is not changed by adding
Addition
Addition is a mathematical operation that represents combining collections of objects together into a larger collection. It is signified by the plus sign . For example, in the picture on the right, there are 3 + 2 apples—meaning three apples and two other apples—which is the same as five apples....

 the same quantity to both numbers. On the other hand multiplication
Multiplication
Multiplication is the mathematical operation of scaling one number by another. It is one of the four basic operations in elementary arithmetic ....

 does not have this property so distance is not invariant under multiplication.

Angle
Angle
In geometry, an angle is the figure formed by two rays sharing a common endpoint, called the vertex of the angle.Angles are usually presumed to be in a Euclidean plane with the circle taken for standard with regard to direction. In fact, an angle is frequently viewed as a measure of an circular arc...

s and ratio
Ratio
In mathematics, a ratio is a relationship between two numbers of the same kind , usually expressed as "a to b" or a:b, sometimes expressed arithmetically as a dimensionless quotient of the two which explicitly indicates how many times the first number contains the second In mathematics, a ratio is...

s of distances are invariant under scalings
Scaling (geometry)
In Euclidean geometry, uniform scaling is a linear transformation that enlarges or shrinks objects by a scale factor that is the same in all directions. The result of uniform scaling is similar to the original...

, rotation
Rotation (mathematics)
In geometry and linear algebra, a rotation is a transformation in a plane or in space that describes the motion of a rigid body around a fixed point. A rotation is different from a translation, which has no fixed points, and from a reflection, which "flips" the bodies it is transforming...

s, translation
Translation (geometry)
In Euclidean geometry, a translation moves every point a constant distance in a specified direction. A translation can be described as a rigid motion, other rigid motions include rotations and reflections. A translation can also be interpreted as the addition of a constant vector to every point, or...

s and reflection
Reflection (mathematics)
In mathematics, a reflection is a mapping from a Euclidean space to itself that is an isometry with a hyperplane as set of fixed points; this set is called the axis or plane of reflection. The image of a figure by a reflection is its mirror image in the axis or plane of reflection...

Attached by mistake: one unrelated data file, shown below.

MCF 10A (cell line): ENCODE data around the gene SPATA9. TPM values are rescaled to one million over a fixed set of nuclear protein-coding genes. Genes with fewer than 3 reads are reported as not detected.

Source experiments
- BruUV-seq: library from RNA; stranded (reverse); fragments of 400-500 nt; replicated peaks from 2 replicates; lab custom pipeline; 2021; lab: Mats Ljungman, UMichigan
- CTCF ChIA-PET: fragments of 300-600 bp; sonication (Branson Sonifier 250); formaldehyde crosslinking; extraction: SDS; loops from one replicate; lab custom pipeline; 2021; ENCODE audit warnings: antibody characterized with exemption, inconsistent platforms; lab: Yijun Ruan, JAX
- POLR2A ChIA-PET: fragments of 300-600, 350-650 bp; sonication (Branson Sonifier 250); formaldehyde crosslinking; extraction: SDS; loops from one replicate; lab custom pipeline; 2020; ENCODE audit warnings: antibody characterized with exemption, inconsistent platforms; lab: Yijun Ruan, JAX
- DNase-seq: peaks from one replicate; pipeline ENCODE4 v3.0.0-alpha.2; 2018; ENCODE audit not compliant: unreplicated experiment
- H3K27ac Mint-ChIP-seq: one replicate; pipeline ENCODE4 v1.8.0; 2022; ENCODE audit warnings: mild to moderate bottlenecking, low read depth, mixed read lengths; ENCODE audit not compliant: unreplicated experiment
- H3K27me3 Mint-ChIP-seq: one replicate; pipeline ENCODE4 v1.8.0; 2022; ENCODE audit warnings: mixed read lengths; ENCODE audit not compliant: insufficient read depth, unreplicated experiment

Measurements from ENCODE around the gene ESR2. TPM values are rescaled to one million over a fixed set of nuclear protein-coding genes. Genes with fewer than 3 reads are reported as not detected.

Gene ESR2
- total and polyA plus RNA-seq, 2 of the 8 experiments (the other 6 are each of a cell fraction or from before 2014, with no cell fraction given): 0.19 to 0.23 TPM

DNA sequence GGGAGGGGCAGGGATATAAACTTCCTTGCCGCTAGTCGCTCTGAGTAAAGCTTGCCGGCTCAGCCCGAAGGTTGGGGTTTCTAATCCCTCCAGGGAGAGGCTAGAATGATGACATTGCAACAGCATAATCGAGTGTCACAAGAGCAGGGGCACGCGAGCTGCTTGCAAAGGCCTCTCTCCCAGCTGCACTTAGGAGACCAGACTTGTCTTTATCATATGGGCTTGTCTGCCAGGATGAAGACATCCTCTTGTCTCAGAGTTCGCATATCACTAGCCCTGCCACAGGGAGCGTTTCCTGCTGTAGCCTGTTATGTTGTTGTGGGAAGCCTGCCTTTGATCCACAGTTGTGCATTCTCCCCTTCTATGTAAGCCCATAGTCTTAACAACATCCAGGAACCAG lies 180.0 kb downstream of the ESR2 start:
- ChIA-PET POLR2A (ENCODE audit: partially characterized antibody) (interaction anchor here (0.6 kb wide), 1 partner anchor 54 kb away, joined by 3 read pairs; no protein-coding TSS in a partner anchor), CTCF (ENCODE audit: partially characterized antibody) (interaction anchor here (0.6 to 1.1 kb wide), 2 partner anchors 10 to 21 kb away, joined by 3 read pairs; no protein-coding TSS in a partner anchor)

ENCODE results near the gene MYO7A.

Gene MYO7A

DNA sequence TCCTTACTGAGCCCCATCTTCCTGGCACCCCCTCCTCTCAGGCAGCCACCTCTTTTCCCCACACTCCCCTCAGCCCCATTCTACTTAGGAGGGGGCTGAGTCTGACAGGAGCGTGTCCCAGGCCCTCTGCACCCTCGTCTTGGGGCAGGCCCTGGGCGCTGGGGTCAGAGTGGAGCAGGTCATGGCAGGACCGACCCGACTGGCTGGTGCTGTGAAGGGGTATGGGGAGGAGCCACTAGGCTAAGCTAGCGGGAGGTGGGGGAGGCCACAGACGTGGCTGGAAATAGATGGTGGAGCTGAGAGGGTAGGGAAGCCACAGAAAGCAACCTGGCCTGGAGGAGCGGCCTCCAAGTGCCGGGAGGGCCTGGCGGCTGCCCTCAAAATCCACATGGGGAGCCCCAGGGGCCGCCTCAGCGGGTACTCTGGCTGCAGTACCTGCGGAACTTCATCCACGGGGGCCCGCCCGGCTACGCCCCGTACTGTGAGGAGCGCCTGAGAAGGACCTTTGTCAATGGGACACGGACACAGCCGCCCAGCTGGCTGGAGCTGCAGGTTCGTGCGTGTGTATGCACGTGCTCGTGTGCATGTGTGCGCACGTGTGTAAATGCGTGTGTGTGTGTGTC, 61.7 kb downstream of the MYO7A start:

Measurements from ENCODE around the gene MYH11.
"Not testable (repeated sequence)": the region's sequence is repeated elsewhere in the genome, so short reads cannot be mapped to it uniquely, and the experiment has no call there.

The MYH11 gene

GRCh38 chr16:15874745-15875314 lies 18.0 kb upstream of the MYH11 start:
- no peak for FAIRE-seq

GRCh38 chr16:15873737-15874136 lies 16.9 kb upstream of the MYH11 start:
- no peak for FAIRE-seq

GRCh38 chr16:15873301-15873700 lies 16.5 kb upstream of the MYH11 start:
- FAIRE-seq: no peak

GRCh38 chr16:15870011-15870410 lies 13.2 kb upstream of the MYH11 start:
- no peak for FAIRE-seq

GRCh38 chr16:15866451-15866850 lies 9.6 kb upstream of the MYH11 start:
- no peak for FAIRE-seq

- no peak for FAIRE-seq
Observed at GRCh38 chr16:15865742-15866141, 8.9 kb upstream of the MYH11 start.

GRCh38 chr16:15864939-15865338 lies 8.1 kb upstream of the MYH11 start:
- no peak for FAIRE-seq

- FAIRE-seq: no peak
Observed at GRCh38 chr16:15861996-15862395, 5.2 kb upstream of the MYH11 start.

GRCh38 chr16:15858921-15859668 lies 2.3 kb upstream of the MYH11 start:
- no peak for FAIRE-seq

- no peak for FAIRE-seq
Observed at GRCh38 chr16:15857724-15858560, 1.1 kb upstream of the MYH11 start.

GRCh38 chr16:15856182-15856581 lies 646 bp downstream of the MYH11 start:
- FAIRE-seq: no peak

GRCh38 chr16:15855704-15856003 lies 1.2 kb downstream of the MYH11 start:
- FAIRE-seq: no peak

s. These transformations produce similar
Similarity (geometry)
Two geometrical objects are called similar if they both have the same shape. More precisely, either one is congruent to the result of a uniform scaling of the other...

 shapes, which is the basis of trigonometry
Trigonometry
Trigonometry is a branch of mathematics that studies triangles and the relationships between their sides and the angles between these sides. Trigonometry defines the trigonometric functions, which describe those relationships and have applicability to cyclical phenomena, such as waves...

. All circles are similar therefore they can be transformed into each other and the ratio of the circumference
Circumference
The circumference is the distance around a closed curve. Circumference is a special perimeter.-Circumference of a circle:The circumference of a circle is the length around it....

 to the diameter
Diameter
In geometry, a diameter of a circle is any straight line segment that passes through the center of the circle and whose endpoints are on the circle. The diameters are the longest chords of the circle...

 is invariant and equal to pi
Pi
' is a mathematical constant that is the ratio of any circle's circumference to its diameter. is approximately equal to 3.14. Many formulae in mathematics, science, and engineering involve , which makes it one of the most important mathematical constants...

.

More advanced examples


Some more complicated examples:
  • The real part and the absolute value
    Absolute value
    In mathematics, the absolute value |a| of a real number a is the numerical value of a without regard to its sign. So, for example, the absolute value of 3 is 3, and the absolute value of -3 is also 3...